88 at School B. The maximum possible mark was 20. The range of marks
awarded was 6 - 20 with a significant difference @=O.Ol) between the
mean scare for School A studentsof 13.6 (68%) and for School B shdcnts
of 14.7 (73.5%). 172 studentsachieved the Passmark of 11 (55%) on the
BLS station. 118 students scored at least 14 (70%). There was a
significant difference hehvcen t!! prucfiml skills of the two groups of
students. Three students failed the OSCE, all three failed the BLS statiun.
Conclusion: BLS skills have significantly improved since Skinner et al
assessedthem in 1985 6t 19W and tbii can be attributed to the increased
emphasis on the subject in the cuniculmn.

EMI hospitals now employ

Resuscitatlor~Tmininp Officers with an input to medical student education.


In acidltion, School B arudentshad gained extra practical experience through
attending their hospitals community resuscitation training programme
during their first and fourth years. The assessmentof practical skills,
including BLS, in final medical examinations is strongly recommended.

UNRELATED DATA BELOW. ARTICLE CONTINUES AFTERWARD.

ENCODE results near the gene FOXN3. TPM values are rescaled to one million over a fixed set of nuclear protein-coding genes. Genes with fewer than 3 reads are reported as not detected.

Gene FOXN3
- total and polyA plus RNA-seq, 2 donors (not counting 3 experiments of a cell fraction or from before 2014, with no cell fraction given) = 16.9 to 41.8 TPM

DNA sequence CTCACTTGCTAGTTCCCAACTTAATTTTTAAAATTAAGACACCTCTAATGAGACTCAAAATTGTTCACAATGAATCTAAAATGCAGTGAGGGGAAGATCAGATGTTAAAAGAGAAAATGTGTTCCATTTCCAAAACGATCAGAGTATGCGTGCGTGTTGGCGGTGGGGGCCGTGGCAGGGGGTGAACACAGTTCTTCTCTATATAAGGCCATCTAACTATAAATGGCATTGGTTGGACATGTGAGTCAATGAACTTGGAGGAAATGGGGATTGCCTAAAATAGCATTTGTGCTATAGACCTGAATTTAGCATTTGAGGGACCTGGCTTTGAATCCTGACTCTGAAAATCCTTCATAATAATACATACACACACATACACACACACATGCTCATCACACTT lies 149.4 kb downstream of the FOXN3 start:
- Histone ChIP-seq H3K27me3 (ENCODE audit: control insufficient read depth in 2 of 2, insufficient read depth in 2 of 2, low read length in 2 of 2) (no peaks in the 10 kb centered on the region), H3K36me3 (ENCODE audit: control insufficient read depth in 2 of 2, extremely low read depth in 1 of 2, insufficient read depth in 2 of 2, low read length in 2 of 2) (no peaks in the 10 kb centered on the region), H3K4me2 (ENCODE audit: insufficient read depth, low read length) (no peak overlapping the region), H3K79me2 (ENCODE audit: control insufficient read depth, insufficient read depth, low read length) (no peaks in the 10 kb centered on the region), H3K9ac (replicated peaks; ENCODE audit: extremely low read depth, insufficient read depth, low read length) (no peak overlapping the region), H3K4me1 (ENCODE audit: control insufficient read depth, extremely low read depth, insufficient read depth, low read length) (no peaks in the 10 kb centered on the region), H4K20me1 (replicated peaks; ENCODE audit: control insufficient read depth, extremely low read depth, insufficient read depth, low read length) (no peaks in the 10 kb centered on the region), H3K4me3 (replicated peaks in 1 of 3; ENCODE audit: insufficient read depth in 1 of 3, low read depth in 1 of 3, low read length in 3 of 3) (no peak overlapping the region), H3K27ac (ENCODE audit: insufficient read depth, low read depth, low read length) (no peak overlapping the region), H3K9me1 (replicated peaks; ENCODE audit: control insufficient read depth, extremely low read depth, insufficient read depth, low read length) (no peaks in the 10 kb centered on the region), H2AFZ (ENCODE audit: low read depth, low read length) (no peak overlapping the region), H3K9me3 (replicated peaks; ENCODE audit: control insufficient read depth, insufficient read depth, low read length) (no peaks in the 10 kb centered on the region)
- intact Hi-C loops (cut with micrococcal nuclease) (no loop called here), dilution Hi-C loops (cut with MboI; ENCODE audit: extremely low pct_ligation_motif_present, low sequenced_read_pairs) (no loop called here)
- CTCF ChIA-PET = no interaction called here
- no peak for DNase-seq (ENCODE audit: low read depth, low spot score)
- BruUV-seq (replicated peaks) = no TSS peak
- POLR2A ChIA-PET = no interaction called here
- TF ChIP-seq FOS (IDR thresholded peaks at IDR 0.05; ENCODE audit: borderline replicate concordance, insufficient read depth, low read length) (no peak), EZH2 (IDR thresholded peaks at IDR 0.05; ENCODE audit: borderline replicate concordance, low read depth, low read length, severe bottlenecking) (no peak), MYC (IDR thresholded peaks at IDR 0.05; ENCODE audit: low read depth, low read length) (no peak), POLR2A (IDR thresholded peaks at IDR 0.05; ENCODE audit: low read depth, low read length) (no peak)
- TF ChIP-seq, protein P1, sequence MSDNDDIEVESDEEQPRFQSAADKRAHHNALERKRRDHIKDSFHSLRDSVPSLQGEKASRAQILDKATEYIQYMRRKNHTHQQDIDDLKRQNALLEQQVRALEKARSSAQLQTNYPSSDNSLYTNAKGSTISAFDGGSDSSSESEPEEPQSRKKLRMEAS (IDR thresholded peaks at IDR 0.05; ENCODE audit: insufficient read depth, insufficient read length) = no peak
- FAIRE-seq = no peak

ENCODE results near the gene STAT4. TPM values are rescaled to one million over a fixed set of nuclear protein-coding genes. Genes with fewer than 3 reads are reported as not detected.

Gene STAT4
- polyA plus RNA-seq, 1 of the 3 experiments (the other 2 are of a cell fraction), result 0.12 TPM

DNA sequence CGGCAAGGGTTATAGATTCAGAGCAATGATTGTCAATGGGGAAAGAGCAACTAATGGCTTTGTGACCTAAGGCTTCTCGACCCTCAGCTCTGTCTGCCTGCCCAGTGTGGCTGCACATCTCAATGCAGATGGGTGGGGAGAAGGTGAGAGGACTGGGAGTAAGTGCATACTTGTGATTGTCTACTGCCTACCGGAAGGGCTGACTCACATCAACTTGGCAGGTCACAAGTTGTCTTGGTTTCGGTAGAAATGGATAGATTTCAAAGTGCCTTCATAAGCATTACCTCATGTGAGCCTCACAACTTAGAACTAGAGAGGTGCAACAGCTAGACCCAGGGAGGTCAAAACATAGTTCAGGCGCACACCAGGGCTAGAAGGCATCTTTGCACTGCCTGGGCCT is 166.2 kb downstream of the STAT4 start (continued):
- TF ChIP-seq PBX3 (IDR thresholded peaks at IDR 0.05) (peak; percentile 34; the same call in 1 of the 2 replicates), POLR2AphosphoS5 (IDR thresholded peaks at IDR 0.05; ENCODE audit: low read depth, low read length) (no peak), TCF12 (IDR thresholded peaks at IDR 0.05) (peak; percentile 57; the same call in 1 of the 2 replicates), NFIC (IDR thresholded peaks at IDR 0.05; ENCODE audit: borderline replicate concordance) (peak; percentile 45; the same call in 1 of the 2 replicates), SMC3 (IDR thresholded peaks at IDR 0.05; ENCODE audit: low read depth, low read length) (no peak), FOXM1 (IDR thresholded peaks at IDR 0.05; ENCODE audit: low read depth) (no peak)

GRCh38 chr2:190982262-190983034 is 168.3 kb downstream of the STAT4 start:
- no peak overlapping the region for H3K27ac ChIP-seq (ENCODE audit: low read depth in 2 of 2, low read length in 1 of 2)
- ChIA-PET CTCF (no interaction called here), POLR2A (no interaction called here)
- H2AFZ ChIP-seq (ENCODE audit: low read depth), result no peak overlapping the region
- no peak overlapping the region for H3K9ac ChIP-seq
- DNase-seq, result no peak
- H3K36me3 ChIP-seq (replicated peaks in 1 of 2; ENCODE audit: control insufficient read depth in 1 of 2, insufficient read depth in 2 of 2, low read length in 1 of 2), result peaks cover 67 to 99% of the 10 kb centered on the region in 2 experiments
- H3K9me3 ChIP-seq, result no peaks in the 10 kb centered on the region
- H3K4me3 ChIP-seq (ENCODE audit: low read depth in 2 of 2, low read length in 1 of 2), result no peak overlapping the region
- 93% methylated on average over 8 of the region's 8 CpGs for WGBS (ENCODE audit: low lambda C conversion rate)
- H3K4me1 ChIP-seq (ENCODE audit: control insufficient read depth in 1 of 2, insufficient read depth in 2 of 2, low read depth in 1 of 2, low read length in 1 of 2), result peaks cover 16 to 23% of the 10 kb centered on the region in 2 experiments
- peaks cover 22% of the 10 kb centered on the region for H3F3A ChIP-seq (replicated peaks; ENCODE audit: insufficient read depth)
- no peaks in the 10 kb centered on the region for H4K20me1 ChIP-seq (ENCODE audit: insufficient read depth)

This subject must be taught, and practisad regularly, during undergraduate
training.
Reference?: 1. Skinner DV, Camm Al. Miles S. CPR skills of
preregistration house officers. BMJ 1985;290:1549-50. 2. Morris F,
Tordoff SO, Wallis D. Skinner DV. CPR skills of preregistration house
officers: five years on. BMJ 1991:302:62x5-7.
O-12

O-10
OK (CPU)

SKILLS

II OP pft-rog

OP

TllAIttIUG
S.PARBOTEEAH,M.CREIG,

D.ELLIOTT,

School

of

Health

Portsmouth,

ants,

L.WILKS,
of

university

Studies,

~ntraductian:~hr

effectiveness

support
(BLS)
considereblv.

Portsmouth

England

skills
This

of

bas:c

among nurses
varies
longitudinal
comparative

life

srlldy

seeks
to
identify
and
1:6
teacher
Methodalogy:BLS
receiving
thirteen
curriculum,
were

the
effect
of
regular
practice
student
ratio
on BLS performance.
skills
of
student
nurses
(n-S?-)
hours
of
CPR training
in
the
evaLuated
and
compared
to a study
group
(n=6)
who received
additional
BLS practice
consisting
of
one
hour,
bi-monthly,
over
a three
In
accordance
with
current
European
year
period.
guidelines
for
BLS testin::,
the
following
skills
were
considered
mandatory
for
effective
CPR;
assessment
of
responsivenass,
airway,
breathing

call

and circulation;
performance
(ALS);
compression
and
depth.

ConLLol